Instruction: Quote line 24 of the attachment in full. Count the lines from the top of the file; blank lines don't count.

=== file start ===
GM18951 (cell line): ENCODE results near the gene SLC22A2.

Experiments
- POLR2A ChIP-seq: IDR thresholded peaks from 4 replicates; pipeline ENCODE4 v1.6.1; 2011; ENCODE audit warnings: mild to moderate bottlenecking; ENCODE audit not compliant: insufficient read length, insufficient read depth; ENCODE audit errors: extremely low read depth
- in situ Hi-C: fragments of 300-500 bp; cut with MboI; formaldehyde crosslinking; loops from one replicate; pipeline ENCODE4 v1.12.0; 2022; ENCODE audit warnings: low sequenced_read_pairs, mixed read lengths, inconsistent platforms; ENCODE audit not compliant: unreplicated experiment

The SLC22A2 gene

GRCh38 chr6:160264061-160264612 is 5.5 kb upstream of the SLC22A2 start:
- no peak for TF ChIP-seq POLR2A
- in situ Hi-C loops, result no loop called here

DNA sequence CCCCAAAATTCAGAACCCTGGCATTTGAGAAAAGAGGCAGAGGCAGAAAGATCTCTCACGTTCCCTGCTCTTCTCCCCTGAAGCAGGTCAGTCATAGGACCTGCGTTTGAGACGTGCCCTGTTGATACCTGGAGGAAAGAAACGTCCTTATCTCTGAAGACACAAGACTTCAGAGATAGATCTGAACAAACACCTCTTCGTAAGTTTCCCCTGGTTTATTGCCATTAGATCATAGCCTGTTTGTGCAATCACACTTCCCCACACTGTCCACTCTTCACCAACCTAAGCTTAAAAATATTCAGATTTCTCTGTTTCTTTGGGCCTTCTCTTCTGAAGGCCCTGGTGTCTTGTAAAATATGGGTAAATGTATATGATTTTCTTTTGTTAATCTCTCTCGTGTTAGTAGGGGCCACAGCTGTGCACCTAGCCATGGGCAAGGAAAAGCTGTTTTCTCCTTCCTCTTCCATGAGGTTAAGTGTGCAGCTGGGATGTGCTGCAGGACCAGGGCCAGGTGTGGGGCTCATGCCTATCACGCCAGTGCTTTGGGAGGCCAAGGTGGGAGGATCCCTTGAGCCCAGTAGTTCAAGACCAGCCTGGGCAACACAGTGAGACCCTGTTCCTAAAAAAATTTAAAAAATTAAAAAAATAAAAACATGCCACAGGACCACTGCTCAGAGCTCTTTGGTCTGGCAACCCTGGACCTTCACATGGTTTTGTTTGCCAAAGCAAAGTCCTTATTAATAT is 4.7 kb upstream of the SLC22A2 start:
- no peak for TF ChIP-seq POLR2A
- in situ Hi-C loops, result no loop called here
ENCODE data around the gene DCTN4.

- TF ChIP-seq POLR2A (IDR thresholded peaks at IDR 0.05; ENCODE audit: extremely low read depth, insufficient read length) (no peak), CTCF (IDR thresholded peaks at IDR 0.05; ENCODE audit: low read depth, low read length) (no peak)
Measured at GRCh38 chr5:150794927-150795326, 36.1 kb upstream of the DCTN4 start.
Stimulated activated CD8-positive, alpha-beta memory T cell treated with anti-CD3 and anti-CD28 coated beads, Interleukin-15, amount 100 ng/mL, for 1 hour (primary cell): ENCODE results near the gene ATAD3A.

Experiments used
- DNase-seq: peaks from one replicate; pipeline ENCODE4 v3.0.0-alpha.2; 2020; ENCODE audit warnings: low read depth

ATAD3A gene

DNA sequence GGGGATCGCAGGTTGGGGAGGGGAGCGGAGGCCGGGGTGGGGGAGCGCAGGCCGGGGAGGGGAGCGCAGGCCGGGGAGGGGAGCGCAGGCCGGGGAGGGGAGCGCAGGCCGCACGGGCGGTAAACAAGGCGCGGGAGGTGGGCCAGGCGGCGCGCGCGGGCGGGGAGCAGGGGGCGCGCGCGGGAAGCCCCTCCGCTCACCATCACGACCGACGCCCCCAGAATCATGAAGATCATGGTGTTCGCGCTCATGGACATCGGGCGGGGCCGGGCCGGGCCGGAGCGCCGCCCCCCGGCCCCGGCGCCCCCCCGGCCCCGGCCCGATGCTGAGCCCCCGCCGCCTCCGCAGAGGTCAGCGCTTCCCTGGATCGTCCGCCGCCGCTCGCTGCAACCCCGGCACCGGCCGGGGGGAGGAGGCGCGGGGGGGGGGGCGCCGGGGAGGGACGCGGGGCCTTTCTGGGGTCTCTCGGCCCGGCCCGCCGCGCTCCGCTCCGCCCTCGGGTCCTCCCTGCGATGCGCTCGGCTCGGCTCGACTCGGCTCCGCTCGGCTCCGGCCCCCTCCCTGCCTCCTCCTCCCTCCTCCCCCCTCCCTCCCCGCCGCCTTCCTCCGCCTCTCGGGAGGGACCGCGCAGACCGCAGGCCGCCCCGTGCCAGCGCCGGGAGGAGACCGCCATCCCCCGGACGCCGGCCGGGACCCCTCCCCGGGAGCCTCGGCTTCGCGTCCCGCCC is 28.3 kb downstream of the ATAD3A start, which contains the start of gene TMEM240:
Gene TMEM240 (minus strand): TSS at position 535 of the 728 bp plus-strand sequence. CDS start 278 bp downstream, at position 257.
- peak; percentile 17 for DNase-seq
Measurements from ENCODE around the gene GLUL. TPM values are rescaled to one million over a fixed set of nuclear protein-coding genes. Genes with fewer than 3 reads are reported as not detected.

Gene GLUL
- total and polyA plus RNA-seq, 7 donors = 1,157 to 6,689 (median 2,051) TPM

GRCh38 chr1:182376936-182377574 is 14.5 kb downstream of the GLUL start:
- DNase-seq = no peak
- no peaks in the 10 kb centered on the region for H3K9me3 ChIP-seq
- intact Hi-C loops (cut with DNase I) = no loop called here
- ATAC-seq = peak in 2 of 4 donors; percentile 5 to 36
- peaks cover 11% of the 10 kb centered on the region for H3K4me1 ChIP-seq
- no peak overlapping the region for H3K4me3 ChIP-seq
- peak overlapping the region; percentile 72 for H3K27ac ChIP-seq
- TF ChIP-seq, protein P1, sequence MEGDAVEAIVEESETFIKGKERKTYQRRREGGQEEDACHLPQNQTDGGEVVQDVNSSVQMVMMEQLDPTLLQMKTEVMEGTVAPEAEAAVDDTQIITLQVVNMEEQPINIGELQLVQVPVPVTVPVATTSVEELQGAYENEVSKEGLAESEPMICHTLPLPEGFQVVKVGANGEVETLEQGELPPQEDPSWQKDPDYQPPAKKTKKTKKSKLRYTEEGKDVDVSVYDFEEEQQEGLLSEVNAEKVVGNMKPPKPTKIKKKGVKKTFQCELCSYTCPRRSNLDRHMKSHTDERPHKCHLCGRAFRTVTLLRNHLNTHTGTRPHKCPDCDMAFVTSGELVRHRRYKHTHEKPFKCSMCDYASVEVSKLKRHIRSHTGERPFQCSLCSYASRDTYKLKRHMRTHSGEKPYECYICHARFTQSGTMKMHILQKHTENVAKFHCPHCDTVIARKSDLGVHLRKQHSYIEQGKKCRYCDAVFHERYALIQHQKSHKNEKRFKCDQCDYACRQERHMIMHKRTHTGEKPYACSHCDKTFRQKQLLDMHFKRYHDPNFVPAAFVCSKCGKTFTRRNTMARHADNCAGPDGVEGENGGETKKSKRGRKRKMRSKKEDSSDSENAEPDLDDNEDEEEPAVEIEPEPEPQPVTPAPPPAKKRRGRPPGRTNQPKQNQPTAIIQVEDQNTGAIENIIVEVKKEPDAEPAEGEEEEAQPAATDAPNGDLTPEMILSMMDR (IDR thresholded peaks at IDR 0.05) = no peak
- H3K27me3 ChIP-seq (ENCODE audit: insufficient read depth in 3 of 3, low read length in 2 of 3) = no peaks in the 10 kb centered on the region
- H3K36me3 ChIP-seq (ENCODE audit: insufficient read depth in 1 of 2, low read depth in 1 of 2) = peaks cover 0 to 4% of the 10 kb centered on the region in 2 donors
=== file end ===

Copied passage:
- total and polyA plus RNA-seq, 7 donors = 1,157 to 6,689 (median 2,051) TPM